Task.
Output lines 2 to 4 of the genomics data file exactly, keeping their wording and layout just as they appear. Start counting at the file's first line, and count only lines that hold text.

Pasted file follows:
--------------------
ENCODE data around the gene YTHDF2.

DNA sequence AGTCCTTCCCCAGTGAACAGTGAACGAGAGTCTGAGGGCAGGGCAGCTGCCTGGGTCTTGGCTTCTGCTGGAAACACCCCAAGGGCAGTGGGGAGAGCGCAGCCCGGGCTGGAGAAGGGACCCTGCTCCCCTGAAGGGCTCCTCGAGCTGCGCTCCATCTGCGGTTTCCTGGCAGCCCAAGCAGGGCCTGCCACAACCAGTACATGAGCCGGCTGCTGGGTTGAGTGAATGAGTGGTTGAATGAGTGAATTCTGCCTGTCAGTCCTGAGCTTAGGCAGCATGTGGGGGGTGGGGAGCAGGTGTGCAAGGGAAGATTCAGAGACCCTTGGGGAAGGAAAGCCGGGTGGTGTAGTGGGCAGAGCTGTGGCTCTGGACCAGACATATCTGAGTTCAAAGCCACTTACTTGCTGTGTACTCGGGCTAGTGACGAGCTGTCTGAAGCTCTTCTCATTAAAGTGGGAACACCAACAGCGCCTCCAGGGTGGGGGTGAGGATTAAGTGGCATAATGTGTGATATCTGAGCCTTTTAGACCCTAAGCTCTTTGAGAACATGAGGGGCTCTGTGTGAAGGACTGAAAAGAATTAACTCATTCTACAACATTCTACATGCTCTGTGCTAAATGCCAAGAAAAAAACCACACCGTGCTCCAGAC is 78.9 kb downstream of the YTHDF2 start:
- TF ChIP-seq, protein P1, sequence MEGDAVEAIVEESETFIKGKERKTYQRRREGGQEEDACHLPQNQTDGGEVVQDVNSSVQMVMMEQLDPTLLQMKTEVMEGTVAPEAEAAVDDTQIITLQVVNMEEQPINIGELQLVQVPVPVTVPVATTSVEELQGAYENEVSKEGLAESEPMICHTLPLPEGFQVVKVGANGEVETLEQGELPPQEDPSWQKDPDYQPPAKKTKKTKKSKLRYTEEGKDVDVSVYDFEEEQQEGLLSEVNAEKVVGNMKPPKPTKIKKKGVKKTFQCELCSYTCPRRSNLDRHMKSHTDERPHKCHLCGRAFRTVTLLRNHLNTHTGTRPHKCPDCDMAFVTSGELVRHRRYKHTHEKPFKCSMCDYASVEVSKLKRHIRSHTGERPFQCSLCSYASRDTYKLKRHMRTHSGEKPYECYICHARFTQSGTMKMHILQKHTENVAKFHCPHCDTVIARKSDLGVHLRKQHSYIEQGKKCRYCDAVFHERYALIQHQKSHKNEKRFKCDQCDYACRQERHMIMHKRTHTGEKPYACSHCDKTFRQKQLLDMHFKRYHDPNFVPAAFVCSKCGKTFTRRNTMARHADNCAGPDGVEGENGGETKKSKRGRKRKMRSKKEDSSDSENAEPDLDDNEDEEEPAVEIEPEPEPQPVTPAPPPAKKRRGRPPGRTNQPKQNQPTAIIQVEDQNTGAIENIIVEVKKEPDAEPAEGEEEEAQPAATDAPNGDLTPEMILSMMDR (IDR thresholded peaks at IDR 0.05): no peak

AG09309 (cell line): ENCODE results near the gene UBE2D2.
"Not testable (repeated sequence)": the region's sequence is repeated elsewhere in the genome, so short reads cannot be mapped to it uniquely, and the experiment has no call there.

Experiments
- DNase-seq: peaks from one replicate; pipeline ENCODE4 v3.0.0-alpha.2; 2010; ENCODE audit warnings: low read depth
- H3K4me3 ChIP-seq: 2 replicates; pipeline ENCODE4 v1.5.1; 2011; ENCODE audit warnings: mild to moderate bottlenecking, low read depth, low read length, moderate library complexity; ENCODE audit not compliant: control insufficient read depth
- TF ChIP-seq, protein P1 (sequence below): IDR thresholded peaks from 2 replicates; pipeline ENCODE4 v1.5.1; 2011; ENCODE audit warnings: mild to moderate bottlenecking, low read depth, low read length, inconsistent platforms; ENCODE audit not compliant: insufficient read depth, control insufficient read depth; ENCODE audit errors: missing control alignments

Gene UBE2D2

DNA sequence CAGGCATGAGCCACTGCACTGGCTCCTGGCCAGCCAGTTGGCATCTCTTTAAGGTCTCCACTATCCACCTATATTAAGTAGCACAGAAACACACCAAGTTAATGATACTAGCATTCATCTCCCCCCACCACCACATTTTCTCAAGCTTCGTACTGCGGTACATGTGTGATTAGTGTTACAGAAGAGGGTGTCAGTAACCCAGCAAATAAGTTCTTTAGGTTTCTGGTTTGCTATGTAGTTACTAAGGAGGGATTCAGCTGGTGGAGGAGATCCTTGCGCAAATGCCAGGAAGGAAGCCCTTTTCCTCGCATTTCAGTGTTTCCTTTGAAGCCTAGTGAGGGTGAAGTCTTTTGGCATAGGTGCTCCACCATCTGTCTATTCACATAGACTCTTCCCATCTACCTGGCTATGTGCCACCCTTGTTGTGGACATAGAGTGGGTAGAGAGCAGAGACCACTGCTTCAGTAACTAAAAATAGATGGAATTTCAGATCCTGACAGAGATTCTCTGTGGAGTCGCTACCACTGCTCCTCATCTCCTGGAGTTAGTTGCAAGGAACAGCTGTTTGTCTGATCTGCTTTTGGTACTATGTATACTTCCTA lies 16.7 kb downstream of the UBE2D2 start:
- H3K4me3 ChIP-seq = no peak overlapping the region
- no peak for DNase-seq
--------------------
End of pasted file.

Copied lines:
DNA sequence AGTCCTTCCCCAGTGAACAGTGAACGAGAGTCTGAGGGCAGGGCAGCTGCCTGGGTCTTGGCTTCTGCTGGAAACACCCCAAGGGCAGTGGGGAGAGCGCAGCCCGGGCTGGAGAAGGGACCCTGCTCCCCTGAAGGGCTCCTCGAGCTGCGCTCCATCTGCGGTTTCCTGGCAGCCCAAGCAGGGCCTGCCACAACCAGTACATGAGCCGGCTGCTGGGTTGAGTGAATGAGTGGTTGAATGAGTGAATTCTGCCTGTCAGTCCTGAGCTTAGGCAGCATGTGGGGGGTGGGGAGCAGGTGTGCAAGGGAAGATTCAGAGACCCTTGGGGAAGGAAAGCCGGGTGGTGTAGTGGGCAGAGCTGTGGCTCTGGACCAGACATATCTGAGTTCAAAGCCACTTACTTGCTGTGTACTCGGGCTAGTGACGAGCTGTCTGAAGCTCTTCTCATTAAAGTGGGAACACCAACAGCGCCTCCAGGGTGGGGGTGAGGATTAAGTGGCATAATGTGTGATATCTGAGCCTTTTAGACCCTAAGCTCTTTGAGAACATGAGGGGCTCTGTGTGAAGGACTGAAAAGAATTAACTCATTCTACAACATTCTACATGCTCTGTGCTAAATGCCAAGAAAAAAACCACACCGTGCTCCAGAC is 78.9 kb downstream of the YTHDF2 start:
- TF ChIP-seq, protein P1, sequence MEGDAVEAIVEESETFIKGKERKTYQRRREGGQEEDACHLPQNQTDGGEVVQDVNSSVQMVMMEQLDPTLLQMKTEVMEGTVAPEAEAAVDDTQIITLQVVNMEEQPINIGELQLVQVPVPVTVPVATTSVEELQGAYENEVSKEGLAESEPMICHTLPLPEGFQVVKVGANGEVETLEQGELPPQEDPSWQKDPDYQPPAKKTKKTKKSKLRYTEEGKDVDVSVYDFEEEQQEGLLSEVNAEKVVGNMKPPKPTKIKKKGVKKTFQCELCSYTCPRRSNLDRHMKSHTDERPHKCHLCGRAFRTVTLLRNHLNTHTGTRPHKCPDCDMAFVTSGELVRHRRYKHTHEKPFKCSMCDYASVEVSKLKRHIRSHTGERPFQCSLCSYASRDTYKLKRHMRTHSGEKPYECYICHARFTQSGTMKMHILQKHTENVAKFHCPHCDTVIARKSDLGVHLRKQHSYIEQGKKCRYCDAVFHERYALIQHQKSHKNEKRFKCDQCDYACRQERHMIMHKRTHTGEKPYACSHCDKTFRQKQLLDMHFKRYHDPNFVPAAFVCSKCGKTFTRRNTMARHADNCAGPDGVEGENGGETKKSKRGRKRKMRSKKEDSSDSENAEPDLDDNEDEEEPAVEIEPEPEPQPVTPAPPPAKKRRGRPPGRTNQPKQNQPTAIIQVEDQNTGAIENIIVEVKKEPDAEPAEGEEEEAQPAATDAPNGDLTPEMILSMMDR (IDR thresholded peaks at IDR 0.05): no peak

AG09309 (cell line): ENCODE results near the gene UBE2D2.